In an age where vampires run amok in books, her series is running ahead of the pack, er, coven, er, flock. What do you call a group of vampires? Never mind. Back to Harris.
In yesterday’s Wall Street Journal, Jeffrey A. Trachtenberg interviewed Charlaine Harris. I can’t get cable where I live, but the HBO series, “True Blood,” is based on Harris' “Southern Gothic” series. The latest in her Sookie Stackhouse series is called Dead and Gone, and Ace Books has issued 400,000 copies. According to Ace Books, “there are more than 8 million copies of the nine-book Sookie Stackhouse series in print.”
Trachtenberg asked Harris what she thought about the show’s racy material.
The sex scenes startled me very much. There are sex scenes in the book, but not as many as in the show. The books are all written in the first person, so when Sookie's brother leaves a scene [for a romantic encounter], you don't see what goes on. But you do with the show, and that took some getting used to at first.Harris said that once Sookie became a hit on TV, her own life changed. Her sales went through the roof.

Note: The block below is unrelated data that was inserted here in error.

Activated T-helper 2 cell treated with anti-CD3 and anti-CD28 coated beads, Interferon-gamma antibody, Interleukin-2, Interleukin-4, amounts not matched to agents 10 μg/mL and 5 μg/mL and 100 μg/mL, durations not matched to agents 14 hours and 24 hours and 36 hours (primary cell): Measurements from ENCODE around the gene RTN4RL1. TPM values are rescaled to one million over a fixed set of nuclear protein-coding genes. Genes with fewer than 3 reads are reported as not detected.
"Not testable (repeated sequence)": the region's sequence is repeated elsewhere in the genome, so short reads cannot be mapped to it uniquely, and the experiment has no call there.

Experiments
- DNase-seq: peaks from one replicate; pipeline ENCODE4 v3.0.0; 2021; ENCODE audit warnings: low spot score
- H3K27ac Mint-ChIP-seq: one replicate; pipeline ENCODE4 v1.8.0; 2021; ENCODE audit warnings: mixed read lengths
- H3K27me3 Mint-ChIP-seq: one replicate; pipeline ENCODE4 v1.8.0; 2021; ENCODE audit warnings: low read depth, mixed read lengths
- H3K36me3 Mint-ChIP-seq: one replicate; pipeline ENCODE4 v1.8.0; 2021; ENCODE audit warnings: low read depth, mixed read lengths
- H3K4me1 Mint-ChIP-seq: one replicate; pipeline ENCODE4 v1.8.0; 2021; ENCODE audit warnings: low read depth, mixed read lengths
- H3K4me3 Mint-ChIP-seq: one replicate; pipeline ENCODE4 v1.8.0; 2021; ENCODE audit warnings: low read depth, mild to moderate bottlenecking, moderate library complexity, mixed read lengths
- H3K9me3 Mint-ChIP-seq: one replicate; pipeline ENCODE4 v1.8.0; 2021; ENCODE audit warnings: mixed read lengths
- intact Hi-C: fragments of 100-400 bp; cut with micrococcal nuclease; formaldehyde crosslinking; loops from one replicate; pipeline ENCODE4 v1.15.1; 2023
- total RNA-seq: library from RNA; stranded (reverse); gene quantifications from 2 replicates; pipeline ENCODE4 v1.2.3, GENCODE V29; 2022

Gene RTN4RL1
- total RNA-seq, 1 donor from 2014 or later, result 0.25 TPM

When Trachtenberg asked her to define the appeal of genre fiction, she said:
I think we enjoy seeing the familiar become unfamiliar. Also, it's an escape, which people need, especially now. They need to get away from the very real troubles and confusions of everyday life and they need to escape to a place where justice triumphs.It’s an interesting interview, so pop over and read the full article.
It seems to me that there is almost an overload of vampire books. But that means the door is open for some new twist on the protagonist. What do you think the next big theme will be?
After you leave a comment here, zip over to The Blood-Red Pencil where I'm talking about cutting the bland and mundane from your manuscript. I mean it, Cut It Out!